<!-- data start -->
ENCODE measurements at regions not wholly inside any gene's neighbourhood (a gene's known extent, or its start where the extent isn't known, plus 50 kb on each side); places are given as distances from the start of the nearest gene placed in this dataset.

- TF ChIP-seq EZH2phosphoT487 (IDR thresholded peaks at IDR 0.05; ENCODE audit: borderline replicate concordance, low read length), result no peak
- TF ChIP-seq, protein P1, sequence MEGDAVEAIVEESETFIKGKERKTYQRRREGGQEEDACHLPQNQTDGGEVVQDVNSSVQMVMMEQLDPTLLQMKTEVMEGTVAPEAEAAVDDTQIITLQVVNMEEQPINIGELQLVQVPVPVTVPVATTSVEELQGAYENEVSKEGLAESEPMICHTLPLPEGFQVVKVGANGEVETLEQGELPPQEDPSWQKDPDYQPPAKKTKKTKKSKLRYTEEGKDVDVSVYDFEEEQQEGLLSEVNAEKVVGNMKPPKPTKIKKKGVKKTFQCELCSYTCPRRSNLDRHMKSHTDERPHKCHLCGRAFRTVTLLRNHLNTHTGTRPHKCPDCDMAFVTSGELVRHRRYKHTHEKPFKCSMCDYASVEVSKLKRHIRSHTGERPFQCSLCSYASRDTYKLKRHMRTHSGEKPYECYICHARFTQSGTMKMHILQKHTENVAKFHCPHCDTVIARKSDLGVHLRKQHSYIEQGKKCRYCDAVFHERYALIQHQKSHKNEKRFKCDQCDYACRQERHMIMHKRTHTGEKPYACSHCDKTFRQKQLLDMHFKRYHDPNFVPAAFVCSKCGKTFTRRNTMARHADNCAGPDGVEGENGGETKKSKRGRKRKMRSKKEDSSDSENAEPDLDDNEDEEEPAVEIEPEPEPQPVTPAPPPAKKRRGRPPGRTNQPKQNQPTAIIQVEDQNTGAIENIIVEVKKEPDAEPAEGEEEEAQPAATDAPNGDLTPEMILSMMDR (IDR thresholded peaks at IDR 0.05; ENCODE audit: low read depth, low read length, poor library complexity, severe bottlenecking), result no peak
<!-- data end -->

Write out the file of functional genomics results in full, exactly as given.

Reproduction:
ENCODE measurements at regions not wholly inside any gene's neighbourhood (a gene's known extent, or its start where the extent isn't known, plus 50 kb on each side); places are given as distances from the start of the nearest gene placed in this dataset.

- TF ChIP-seq EZH2phosphoT487 (IDR thresholded peaks at IDR 0.05; ENCODE audit: borderline replicate concordance, low read length), result no peak
- TF ChIP-seq, protein P1, sequence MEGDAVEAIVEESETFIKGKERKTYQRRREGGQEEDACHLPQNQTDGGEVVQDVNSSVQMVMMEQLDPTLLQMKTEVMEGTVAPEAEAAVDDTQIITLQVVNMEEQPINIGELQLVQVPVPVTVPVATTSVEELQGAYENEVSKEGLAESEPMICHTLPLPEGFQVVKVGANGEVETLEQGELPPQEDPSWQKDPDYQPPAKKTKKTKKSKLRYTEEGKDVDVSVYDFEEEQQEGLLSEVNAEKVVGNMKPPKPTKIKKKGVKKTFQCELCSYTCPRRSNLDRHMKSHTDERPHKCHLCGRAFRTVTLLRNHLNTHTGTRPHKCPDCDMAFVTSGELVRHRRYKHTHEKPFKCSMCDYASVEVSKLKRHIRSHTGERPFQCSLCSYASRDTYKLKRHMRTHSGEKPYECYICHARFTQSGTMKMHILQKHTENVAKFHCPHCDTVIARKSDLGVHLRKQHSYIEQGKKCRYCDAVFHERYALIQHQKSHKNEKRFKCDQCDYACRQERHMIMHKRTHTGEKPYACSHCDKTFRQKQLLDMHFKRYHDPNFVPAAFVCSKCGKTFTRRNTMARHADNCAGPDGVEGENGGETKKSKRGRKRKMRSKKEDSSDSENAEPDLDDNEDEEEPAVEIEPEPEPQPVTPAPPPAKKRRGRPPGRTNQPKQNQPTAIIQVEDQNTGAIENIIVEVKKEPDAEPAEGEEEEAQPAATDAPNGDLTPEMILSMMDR (IDR thresholded peaks at IDR 0.05; ENCODE audit: low read depth, low read length, poor library complexity, severe bottlenecking), result no peak